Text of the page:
These are some of the most important and crucial aspects that you should consider when you are truly searching for a quality long-term relationship. If you know them well within yourself, you will know exactly how to recognize them in the people you are exploring.
Here are some interesting articles on Psychology Today Internet Blogs that will help you look at some of the particulars.
10 Questions to Help Tell you if you’re ready to Commit
Is This True Love?
10 Important Questions you should ask a Potential Partner
The Most Important Quality of an Intimate Partner
Match Who – Crucial Aspects of a Potential Partner
Touch and Go Relationships – Do they have to be Superficial?
Should I Date this Person Again?
Dr. Randi Gunther – www.randigunther.com
He Says “I Love You”… But does he really mean it?
This 7 question quiz tells you if your man truly loves you or if he is just using you…
You’ve been around the block a few times, and maybe a few more times than you’d care to admit.
You are looking to get serious and be in a long-term relationship. Maybe you even know you specifically want to be partnered up for life or married. You are tired of wasting time on people who are just playing the field and don’t want to settle down. How do you find out if you and your guy want the same thing in a relationship?
There’s never a guarantee that any relationship will turn out how we had hoped.
It can start off going well and taper off to nothing or start off slow and move into exactly what you’re looking for. There is no special formula. However, the best way to find out if you are both on the same page is to have a conversation about where you see the relationship going. Find out what he wants in a relationship and see how it matches up with what you’re looking for. Listen to how he talks about you when you are with him and when he’s talking to his friends. If he is including you in long-term plans, he’s assuming you’ll be around, so it’s pretty obvious that he plans to be around.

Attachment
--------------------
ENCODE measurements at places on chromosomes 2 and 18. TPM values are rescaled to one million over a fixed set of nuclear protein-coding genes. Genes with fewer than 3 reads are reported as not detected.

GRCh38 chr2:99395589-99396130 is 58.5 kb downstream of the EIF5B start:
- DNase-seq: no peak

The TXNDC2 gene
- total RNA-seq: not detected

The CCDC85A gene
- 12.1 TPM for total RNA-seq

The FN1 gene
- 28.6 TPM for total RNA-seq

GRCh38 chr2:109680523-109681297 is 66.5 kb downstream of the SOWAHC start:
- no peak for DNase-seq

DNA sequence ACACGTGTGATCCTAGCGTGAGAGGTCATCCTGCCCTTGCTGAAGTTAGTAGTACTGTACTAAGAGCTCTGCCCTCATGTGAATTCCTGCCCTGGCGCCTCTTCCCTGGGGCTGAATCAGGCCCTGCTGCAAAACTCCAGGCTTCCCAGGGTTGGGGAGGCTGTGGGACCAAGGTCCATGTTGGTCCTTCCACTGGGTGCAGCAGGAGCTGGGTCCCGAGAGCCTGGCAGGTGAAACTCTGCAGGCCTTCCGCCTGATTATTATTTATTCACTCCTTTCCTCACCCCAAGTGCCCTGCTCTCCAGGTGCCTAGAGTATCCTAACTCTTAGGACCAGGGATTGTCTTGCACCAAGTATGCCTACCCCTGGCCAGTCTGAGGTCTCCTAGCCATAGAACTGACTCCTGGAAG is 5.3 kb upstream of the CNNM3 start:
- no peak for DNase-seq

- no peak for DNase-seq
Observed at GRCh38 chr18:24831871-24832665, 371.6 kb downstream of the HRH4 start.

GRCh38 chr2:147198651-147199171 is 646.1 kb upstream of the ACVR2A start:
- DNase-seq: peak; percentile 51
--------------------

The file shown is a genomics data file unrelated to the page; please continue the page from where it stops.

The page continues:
It’s uncomfortable sometimes to be vulnerable about what you want, but if you are going to have a future together, it’s never too early to start planning it.
And if it involves both of you, it’s always a good idea to do this together instead of hoping he wants what you want and finding out later that isn’t the case at all.
Depending on where he feels the relationship is at or where he thinks it’s going, he may not have an immediate answer when you start talking about these things, so give him time to think about what he wants. Pressure never helps anyone make good decisions. Let him present his own ideas and his own time line and you can compare yours with his. There may be some room to compromise, or you may find that he’s simply not the one for you right now.
In my experience, men are just as likely to know when they want to get real about relationships and commit and settle down as women are, we might just not always be on the same schedule. Once you have good information, you can make a good decision about whether he’s right for you or a waste of your time. Good luck!
Becky Bringewatt, MA, LPC, NCC – www.mantiscounselingandcoaching.org